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Achroite is a colourless, translucent variety of tourmaline. It is classified as one of the elbaite group of tourmalines. [1]


Achroite is the least common of the tourmaline varieties; it's considered rare but can be obtained through traders and is, curiously, less expensive than the other transparent tourmaline varieties [2]. Achroite is less expensive because it has no color; yet another demonstration of the importance of color in the world of gemstones! Achroites can be found on sale unfaceted, faceted or in cabochon form (meaning that they have been shaped to have a domed top surface; often cut this way so as to be mounted in rings, earrings or other jewelry.)

Achroite Properties

Achroite gets its name from the Greek word Achroos, meaning "without color". It has a hardness of 7.0-7.5 on the Mohs scale (similar to quartz, which has a hardness of 7.0), a complex borosilicate chemical composition, and a trigonal crystal system [3]

Achroite, like other tourmaline varieties, also displays strong pleochroism - meaning that its color may appear to change when viewed from different angles. This does not mean that the crystal is actually multi-colored; it means that light of different polarizations is bent different amounts when passing through the crystal, and at different angles, different wavelengths of light are absorbed by the stone - with the overall result that when viewed from different angles, the stone appears to have a different color. [4] Other examples of pleiochroic minerals include tanzanite and iolite.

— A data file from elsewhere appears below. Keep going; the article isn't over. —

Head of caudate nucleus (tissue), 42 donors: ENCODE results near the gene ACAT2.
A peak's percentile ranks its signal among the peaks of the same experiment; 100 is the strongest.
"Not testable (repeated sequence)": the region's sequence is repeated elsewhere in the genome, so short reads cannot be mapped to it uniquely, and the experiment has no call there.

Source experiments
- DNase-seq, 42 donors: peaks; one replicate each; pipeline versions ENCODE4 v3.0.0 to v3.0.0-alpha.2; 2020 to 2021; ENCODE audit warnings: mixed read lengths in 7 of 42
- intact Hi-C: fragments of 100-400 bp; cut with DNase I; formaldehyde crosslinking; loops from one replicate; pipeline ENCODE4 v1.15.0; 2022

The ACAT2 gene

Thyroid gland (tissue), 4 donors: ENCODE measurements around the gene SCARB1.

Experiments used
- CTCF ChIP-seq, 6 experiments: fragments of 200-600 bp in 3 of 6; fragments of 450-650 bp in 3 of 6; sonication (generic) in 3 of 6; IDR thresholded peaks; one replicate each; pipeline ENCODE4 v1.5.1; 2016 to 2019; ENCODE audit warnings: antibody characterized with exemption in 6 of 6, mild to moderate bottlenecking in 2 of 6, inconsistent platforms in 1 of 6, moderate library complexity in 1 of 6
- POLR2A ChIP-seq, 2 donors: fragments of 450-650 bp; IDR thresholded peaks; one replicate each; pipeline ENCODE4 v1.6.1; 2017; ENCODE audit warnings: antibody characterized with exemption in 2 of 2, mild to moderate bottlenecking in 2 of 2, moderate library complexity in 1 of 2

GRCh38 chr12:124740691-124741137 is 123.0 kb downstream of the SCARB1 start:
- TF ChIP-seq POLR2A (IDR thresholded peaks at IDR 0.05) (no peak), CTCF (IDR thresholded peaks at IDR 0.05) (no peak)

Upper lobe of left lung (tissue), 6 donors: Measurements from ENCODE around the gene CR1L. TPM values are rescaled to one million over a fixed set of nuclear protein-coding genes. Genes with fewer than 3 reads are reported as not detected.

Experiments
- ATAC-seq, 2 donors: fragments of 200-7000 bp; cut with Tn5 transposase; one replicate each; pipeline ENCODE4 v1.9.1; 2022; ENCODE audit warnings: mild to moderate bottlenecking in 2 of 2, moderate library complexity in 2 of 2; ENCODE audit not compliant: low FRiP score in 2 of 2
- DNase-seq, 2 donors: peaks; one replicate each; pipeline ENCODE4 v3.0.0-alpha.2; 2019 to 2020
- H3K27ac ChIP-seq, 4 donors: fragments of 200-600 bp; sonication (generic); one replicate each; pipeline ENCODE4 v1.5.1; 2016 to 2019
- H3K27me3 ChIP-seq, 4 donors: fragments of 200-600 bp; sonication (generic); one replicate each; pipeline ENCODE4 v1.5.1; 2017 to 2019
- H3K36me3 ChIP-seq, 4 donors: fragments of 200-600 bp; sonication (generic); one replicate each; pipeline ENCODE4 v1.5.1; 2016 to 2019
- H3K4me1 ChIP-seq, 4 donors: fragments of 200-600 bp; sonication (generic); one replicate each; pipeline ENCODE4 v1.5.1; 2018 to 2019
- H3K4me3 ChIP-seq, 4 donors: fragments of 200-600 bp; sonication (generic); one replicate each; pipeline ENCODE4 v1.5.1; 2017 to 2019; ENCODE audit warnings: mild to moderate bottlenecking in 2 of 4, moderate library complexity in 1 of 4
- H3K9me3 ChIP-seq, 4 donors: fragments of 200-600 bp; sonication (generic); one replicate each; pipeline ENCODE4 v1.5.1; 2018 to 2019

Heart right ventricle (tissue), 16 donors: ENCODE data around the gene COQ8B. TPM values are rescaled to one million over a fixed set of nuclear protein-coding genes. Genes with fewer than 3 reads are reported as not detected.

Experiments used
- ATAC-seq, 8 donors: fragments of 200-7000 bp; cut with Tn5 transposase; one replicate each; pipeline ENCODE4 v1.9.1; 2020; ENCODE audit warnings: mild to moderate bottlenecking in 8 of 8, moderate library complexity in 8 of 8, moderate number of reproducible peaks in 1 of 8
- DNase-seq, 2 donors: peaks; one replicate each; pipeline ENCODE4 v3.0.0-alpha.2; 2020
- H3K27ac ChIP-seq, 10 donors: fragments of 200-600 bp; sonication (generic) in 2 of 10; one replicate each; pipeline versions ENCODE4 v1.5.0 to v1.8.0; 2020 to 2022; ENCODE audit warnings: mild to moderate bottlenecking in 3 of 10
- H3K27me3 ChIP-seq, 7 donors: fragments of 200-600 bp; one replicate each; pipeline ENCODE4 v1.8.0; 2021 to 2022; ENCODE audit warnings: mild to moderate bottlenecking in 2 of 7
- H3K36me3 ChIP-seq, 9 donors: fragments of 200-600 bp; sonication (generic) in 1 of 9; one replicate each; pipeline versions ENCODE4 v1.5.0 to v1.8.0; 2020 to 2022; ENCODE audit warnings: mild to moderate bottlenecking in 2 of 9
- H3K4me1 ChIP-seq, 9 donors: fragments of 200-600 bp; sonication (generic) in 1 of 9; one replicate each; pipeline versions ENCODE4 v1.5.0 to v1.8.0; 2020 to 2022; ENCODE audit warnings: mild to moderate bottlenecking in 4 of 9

Like other tourmalines, achroite exhibits the quality of piezoelectricity - and they also become electrically charged when warm - enough as to attract particles of dust. For this reason they were used to clean pipes in old times! [5]

Tourmalines were first discovered Dutch traders in the late 16th and early 17th century. [6] However, the earliest mention of Achroite I can find in literature available online, comes from scientific journals of the 1840's. At this time, the chemical composition and mineral structure of Achroite had been analyzed - and James Nicol's 1849 Manual of Mineralogy lists the results of the chemical analysis of Achroite in a chart with other tourmaline varieties. It's interesting to note the opinion of tourmalines as gemstones at that time: Nicol writes "Tourmaline is not much valued as a gem, the colors being rarely pure." [7] Nowadays, some tourmalines are prized especially because they contain more than one color in one stone - such as Watermelon Tourmaline.

Achroite has now been found in Afghanistan, Bolivia, Czech Republic, India, Madagascar, Nepal, Sri Lanka, the UK and the USA. [8]

Achroite - Sources Referenced:


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